LINNE HALPERN '18
There are nights we return home to our empty rooms with fluorescent lights and meager windows, and Facebook feeds. And we are restless. We pace around the eight square feet of space that is our dorms, opening and closing, and reopening and closing the mini-fridge, hoping each try will yield a different result, unsure of what we are searching for, besides something to quench our thirst…our longing. We lie in narrow beds, cold and trembling, begging for sleep that won’t come, convinced that the heat of a warm body next to ours is the cure.
It’s what we’ve been told for years. Right? We’ve grown up on mantras like, “Happiness is only real when shared,” and “Happily ever after” can only end in a kiss. And I don’t doubt that either of those things can be true, quite the opposite actually. I’m the first person to defend the concept of love, reliance on another as a romantic notion. Hell, I’m an avid watcher of The Bachelor, and only half-ironically. But even I have come to realize that the amount of time I’ve spent staring at the empty side of the bed is stupid and dramatic and a waste. I’ve gone so far as to dream up someone next to me, only to burst into tears upon awaking and finding that extra pillow as untouched as I’d left it. And why this masochism? Is it possibly because I get into bed alone at night and turn on the TV to find even Carrie Bradshaw, Miss Single Sex-Queen Extraordinaire, happily-ever-after in bed next to her Mr. Big? We can’t help but feel lonely, alone.
There are days that are long, nights that turn into three in the morning, brain hurting, eyes hurting from work and productivity and exhaustion. Yet I still don’t feel whole enough, fulfilled enough, still don’t feel enough to close my eyes, to brace for and surrender to the dark. In her new memoir, Not that Kind of Girl, even Lena Dunham writes, “You remember how hard it was, that moment between wakefulness and sleep. How the moment of settling down was almost physically painful. He settles that. He tells you that your day was rich enough and now it is time to wind down. He helps you sleep. People need sleep.” This sentiment comes at the end of an essay arguing the necessity of cultivating things/people to fill our days with that we have absolutely zero urge to run away from. I like that idea. I like it a lot. But, I think it needs to be applied to ourselves and to our spaces in a way that acknowledges the inherent wholeness of the self.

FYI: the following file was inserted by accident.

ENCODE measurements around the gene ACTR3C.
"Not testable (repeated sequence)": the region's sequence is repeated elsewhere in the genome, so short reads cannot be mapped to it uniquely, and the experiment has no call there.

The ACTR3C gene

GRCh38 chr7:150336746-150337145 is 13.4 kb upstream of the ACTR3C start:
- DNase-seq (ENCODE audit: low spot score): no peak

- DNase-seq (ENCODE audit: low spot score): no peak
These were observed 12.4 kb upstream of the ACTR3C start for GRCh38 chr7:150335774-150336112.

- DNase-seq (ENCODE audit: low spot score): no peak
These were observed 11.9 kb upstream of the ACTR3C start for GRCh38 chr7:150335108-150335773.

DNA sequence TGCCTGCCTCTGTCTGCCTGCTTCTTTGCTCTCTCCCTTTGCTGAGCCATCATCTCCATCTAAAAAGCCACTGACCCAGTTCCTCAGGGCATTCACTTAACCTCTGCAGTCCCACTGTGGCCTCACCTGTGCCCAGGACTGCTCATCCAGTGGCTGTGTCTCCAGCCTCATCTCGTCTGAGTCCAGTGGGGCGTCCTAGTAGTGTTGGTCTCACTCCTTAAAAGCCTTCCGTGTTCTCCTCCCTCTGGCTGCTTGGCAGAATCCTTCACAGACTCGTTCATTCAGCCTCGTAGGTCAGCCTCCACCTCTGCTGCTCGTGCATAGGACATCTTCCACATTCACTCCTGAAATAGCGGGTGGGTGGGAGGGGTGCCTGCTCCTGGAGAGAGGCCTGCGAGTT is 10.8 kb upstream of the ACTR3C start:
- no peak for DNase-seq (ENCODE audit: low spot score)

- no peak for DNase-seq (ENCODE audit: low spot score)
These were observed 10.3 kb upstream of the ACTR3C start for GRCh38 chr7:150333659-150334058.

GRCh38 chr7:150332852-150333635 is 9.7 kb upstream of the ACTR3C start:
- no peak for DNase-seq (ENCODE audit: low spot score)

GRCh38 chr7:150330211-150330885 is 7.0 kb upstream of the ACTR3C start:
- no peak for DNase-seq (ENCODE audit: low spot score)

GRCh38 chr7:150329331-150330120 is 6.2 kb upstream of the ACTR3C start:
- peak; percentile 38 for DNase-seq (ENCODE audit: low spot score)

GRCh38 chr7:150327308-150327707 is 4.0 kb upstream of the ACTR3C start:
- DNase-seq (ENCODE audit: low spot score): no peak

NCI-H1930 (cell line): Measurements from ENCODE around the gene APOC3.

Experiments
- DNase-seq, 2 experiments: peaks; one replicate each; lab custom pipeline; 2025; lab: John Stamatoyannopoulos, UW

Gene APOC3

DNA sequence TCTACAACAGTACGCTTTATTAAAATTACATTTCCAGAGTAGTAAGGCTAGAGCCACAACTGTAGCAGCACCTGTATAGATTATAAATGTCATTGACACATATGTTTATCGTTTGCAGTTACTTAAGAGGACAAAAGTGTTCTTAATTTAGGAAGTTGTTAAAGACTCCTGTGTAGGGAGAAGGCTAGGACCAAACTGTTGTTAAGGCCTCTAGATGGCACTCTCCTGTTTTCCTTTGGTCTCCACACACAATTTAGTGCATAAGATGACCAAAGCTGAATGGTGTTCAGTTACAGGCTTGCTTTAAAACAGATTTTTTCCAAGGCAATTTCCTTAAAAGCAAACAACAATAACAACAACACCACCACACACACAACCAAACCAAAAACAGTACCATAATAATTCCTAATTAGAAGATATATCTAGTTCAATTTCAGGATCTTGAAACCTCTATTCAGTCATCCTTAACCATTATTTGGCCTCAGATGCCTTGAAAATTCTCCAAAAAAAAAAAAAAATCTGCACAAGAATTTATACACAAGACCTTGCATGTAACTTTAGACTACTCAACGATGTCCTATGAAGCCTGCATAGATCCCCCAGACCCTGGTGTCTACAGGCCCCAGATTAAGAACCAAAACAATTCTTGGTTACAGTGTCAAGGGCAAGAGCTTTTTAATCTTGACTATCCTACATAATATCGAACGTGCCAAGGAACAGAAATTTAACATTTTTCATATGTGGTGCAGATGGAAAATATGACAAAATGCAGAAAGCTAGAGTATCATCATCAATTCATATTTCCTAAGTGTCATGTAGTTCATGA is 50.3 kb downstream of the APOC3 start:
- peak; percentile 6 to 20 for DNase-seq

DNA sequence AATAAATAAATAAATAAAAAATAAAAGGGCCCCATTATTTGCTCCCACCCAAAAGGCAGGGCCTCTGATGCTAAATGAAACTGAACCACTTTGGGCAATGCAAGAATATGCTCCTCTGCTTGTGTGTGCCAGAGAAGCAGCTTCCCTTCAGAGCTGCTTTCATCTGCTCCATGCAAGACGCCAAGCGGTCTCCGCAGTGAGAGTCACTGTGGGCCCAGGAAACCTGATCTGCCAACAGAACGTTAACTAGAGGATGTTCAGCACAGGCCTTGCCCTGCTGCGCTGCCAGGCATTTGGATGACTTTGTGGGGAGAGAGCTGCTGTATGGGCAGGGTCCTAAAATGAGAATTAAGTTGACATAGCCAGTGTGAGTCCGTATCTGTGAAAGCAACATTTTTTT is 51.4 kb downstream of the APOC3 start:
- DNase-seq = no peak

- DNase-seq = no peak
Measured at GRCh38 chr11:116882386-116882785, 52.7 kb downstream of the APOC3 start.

As much as I can wish for someone to lie next to me at night, to hold me as I fall asleep, I think I’m in a place in my life where I’m mature enough to realize that it is not the answer. I think I know myself well enough to realize that I requested a single room for a reason, that there is something about coming home to my own quiet space at the end of the day that is a necessary calm. I was always the child at the sleepover calling home around midnight, asking to be picked up, citing the idea that I would feel so much better in the morning having woken up in my own bed. Bed-sharing, even with platonic friends, has only ever left me feeling confused and not altogether in the morning. I am still that girl, only mature and self-aware enough now to realize, that even under the allusion of the rom-com, someone in my bed would only leave me feeling equally as restless and unfulfilled.
At the end of each day, my rituals have come to create an understanding of myself in a way that is constant, never changing between my bedroom at home or my dorm room. I have my dim candles, my book which never leaves my nightstand, my lavender balm I rub on my temples and nose, my Sex and the City playing on the TV in the background. This is how I reclaim myself from the day’s exertions – with space to breathe, uninhibited, bra off, hair on top of my head – I give my head back to my body, my soul, readying her for another day. In those minutes before sleep, I am most myself, aware of every breathe. There will be time for beds to be shared. That time is not right now. I accept that. I fall asleep warm, my blanket tucked in all sides around me, in this tiny bed, in this tiny room, in this tiny town, covered in snow. And it is mine. I feel whole. And I sleep so soundly.